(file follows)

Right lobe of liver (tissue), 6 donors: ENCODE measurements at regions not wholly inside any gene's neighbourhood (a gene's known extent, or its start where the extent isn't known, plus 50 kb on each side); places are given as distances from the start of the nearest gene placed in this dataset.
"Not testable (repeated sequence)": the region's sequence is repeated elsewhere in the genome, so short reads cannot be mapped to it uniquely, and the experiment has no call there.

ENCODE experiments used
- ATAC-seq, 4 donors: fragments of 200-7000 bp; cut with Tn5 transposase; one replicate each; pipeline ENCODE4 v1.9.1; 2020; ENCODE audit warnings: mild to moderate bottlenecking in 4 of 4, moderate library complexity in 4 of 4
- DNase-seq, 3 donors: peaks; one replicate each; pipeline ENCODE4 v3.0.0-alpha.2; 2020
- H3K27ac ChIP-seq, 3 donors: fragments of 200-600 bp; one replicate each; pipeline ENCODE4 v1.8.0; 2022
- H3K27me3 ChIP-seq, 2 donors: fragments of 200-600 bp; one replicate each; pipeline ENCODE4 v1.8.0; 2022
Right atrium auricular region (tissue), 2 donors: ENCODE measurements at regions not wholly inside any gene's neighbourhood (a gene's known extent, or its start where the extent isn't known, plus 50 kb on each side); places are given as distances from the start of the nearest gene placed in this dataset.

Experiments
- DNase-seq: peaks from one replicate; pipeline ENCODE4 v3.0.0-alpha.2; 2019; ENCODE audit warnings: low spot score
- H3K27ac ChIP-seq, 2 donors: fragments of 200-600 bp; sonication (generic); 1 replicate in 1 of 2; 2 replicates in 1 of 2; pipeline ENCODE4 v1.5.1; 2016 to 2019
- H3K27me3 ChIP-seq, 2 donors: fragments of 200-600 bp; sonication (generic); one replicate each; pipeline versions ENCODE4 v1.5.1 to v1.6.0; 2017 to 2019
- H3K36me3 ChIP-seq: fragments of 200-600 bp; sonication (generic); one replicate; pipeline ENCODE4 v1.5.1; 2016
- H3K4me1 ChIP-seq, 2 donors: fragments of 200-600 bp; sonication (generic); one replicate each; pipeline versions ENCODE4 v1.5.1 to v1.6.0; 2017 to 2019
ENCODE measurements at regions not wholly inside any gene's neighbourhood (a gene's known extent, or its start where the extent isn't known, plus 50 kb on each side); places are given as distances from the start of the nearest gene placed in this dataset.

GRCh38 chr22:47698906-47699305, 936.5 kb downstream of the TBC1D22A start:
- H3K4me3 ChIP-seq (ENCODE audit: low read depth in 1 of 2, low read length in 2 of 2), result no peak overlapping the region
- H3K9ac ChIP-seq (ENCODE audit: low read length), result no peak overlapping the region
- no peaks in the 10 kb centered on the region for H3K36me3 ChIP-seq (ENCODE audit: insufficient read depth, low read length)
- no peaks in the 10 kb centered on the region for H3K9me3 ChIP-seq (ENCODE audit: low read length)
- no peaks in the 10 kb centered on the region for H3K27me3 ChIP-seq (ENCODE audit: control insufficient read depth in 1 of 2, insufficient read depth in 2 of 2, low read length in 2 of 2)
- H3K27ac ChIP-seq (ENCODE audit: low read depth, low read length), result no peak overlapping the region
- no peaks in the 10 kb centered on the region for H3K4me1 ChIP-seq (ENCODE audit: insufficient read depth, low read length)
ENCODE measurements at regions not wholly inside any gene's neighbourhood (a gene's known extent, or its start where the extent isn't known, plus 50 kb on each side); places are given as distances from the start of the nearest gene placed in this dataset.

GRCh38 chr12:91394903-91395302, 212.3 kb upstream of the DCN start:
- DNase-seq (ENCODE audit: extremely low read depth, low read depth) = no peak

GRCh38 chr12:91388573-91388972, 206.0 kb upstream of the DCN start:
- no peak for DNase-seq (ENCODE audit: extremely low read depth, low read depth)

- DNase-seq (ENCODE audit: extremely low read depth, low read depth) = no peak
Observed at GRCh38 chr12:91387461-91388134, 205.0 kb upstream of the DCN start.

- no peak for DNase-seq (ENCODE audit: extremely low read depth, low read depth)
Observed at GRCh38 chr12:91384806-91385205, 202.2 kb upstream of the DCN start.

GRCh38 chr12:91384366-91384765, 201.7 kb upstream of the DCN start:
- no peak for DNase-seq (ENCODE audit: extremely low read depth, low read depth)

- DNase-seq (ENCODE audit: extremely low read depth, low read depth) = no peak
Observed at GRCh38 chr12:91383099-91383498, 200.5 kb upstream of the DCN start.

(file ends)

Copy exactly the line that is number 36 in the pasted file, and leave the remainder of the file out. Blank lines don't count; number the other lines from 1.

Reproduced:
Observed at GRCh38 chr12:91383099-91383498, 200.5 kb upstream of the DCN start.